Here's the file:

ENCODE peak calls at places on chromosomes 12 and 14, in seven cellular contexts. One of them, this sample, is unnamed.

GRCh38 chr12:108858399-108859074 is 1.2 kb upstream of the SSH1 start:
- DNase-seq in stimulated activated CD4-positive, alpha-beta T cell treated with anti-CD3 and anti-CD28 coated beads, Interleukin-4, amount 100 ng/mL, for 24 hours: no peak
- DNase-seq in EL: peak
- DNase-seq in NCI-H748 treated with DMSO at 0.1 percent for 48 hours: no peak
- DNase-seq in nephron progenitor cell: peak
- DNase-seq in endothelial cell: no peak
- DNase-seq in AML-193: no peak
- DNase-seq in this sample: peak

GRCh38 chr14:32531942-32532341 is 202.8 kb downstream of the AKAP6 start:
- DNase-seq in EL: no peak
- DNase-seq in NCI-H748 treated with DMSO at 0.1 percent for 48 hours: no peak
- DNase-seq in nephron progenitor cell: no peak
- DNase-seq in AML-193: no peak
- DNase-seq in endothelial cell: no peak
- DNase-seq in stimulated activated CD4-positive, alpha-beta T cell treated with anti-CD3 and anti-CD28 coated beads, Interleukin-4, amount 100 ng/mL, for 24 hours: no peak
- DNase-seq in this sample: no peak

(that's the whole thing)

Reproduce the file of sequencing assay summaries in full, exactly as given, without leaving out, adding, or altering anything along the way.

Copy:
ENCODE peak calls at places on chromosomes 12 and 14, in seven cellular contexts. One of them, this sample, is unnamed.

GRCh38 chr12:108858399-108859074 is 1.2 kb upstream of the SSH1 start:
- DNase-seq in stimulated activated CD4-positive, alpha-beta T cell treated with anti-CD3 and anti-CD28 coated beads, Interleukin-4, amount 100 ng/mL, for 24 hours: no peak
- DNase-seq in EL: peak
- DNase-seq in NCI-H748 treated with DMSO at 0.1 percent for 48 hours: no peak
- DNase-seq in nephron progenitor cell: peak
- DNase-seq in endothelial cell: no peak
- DNase-seq in AML-193: no peak
- DNase-seq in this sample: peak

GRCh38 chr14:32531942-32532341 is 202.8 kb downstream of the AKAP6 start:
- DNase-seq in EL: no peak
- DNase-seq in NCI-H748 treated with DMSO at 0.1 percent for 48 hours: no peak
- DNase-seq in nephron progenitor cell: no peak
- DNase-seq in AML-193: no peak
- DNase-seq in endothelial cell: no peak
- DNase-seq in stimulated activated CD4-positive, alpha-beta T cell treated with anti-CD3 and anti-CD28 coated beads, Interleukin-4, amount 100 ng/mL, for 24 hours: no peak
- DNase-seq in this sample: no peak